Lynne Huffer, Foucault’s Strange Eros – Columbia University Press, June 2020
What is the strange eros that haunts Foucault’s writing? In this deeply original consideration of Foucault’s erotic ethics, Lynne Huffer provocatively rewrites Foucault as a Sapphic poet. She uncovers eros as a mode of thought that erodes the interiority of the thinking subject. Focusing on the ethical implications of this mode of thought, Huffer shows how Foucault’s poetic archival method offers a way to counter the disciplining of speech.
At the heart of this method is a conception of the archive as Sapphic: the past’s remains are, like Sappho’s verses, hole-ridden, scattered, and dissolved by time. Listening for eros across fragmented texts, Huffer stages a series of encounters within an archive of literary and theoretical readings: the eroticization of violence in works by Freud and Eve Kosofsky Sedgwick, the historicity of madness in the Foucault-Derrida debate, the afterlives of Foucault’s antiprison activism, and Monique Wittig’s Sapphic materialism. Through these encounters, Foucault’s Strange Eros conceives of ethics as experiments in living that work poetically to make the present strange. Crafting fragments that dissolve into Sapphic brackets, Huffer performs the ethics she describes in her own practice of experimental writing. Foucault’s Strange Eros hints at the self-hollowing speech of an eros that opens a space for the strange.
In a provocative take on eros as a verb—as erosion of the thinking subject bound by grids of intelligibility that define her identity—Huffer offers the splendid final installment of her Foucault trilogy. Forcefully written with a capacious imagination, this book exemplifies the enviable rewards of a sustained in-depth engagement with Foucault as an ethopoietic thinker.
Rey Chow, author of Not Like a Native Speaker: On Languaging as a Postcolonial Experience
In this innovative and intimate work, Huffer recuperates from the work of Michel Foucault a philosophy of eros with the potential to replace the unduly dominant orders of sexuality. Eros would always be murmuring and calling for various forms of release, including the release of ‘self from self.’ The consequences of eros’ broad scope and elusiveness, are shown to encompasses the full range of Foucault’s work, and to challenging our understanding of freedom, intimacy, passion, ethics, and selfhood.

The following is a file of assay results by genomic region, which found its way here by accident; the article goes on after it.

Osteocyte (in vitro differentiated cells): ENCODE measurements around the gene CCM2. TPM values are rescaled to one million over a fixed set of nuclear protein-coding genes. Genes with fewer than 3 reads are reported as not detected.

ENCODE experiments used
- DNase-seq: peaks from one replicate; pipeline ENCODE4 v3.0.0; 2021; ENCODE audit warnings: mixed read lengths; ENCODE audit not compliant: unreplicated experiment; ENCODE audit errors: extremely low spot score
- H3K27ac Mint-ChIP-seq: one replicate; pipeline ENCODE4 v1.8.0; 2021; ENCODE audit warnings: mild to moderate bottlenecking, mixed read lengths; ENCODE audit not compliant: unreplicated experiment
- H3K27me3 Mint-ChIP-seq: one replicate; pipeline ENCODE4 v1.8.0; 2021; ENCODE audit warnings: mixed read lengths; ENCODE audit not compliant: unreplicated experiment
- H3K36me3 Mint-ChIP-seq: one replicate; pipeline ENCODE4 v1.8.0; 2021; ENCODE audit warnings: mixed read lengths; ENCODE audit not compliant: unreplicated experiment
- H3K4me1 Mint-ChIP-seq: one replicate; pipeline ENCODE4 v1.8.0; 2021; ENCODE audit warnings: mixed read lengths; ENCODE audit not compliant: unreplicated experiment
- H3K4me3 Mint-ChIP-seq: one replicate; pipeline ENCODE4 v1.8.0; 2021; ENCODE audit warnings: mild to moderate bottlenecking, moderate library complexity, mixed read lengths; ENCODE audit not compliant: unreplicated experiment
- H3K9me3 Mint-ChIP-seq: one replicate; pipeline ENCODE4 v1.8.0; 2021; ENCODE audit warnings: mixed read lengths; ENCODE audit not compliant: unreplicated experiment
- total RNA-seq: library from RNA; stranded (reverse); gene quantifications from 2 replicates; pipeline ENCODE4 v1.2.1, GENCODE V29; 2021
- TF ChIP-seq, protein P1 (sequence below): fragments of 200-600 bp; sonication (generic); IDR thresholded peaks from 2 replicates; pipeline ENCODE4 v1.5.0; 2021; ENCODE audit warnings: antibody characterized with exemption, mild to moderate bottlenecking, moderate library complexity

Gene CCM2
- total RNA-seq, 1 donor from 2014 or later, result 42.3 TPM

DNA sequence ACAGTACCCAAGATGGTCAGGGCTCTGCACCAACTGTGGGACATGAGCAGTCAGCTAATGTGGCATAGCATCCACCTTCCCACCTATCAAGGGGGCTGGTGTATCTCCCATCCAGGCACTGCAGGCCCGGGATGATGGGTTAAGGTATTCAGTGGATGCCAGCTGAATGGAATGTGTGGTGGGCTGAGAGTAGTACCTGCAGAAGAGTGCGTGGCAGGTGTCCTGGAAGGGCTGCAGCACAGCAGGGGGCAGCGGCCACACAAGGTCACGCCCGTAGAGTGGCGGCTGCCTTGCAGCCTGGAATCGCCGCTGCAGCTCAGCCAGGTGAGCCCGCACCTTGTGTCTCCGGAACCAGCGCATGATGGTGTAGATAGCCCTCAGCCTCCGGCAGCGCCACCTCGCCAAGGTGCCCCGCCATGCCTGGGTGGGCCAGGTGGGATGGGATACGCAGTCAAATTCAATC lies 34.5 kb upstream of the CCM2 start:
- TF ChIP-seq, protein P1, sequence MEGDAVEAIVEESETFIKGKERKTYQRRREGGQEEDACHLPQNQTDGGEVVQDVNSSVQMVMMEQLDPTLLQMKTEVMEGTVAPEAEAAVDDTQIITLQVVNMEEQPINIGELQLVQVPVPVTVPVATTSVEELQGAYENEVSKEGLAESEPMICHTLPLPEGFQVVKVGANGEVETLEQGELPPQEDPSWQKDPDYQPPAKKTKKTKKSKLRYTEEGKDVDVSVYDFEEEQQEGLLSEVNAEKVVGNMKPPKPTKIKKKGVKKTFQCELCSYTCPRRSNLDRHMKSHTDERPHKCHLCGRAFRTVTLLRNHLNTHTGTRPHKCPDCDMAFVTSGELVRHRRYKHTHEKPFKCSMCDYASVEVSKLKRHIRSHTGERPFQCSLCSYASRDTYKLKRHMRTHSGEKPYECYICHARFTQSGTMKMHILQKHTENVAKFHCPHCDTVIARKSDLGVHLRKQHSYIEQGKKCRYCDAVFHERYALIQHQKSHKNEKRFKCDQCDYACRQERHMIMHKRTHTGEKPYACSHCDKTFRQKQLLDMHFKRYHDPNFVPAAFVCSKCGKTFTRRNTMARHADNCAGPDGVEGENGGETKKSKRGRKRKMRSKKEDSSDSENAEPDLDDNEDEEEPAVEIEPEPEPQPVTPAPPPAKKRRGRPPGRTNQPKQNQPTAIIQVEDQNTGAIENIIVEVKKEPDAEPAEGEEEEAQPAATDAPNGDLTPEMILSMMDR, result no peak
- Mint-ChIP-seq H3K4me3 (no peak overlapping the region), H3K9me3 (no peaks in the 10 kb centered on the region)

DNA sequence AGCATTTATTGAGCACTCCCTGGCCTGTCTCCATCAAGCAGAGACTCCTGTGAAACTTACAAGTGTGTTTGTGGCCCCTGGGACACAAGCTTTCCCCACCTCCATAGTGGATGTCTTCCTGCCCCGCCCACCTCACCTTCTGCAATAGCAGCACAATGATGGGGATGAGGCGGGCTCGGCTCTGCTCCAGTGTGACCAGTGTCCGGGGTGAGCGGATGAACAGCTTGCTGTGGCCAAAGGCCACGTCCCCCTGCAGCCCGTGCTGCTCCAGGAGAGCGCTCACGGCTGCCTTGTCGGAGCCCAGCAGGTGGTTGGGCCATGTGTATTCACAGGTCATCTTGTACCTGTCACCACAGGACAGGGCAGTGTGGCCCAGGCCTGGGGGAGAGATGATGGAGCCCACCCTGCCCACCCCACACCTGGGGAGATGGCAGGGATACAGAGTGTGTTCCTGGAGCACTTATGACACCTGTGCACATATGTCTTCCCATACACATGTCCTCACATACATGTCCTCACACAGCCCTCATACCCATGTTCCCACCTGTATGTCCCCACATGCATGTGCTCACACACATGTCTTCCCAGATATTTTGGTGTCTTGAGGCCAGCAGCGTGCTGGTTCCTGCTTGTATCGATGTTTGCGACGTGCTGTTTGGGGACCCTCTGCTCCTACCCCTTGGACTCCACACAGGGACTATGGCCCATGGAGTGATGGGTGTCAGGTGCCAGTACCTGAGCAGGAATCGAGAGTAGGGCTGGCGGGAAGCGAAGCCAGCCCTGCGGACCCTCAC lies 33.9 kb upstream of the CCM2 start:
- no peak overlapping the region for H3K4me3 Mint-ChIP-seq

Penelope Deutscher, author of Foucault’s Futures: A Critique of Reproductive Reason
Foucault’s Strange Eros challenges its readers to describe aptly, to touch delicately their seeking, mortal, embodied selves. The book elicits and sustains their interest. It rejoices on some pages to weep on others, but it is animated throughout by generous reading and creative responding.
Mark Jordan, author of Convulsing Bodies: Religion and Resistance in Foucault
Bowing, bending down, and keeping watch over Foucault’s work, Lynne Huffer listens for Foucault’s Strange Eros and its ethical call. Huffer reads Foucault as a poet, allowing us to hear the discontinuous Sapphic murmur beneath philosophy’s Platonic ground. This is an inspired work of love and a tour de force.
Sverre Raffnsøe, editor in chief of Foucault Studies and author of Michel Foucault: A Research Companion
Foucault’s Strange Eros is a haunting and beautiful book. In this final book in her Foucault trilogy, Lynne Huffer once again returns to the theme of Foucault’s erotic ethics. Drawing on Anne Carson’s new translations and writings on Sappho, she identifies a queer feminist erotic, a non-phallic creative capacity for new relational forms. In this light, Foucault’s genealogies are revealed as rooted in a poignant ethical sensibility—that of a loving and vigilant guardian of the lost ‘little ones’ in the archives, one who uncovers traces of unnecessary and intolerable suffering, and events that did not take place. This is what is meant by thought of the outside—impossible thought, or thoughts and experiences erased and rendered impossible within present conditions of possibility. Thus, Huffer deepens our appreciation of genealogy as an ethical practice of freedom, of eros—a practice that might loosen our attachments to present understandings of self and world—to ways of living that create unnecessary suffering and violence.
Jana Sawicki, Williams College
Thanks to Peter Gratton for the alert.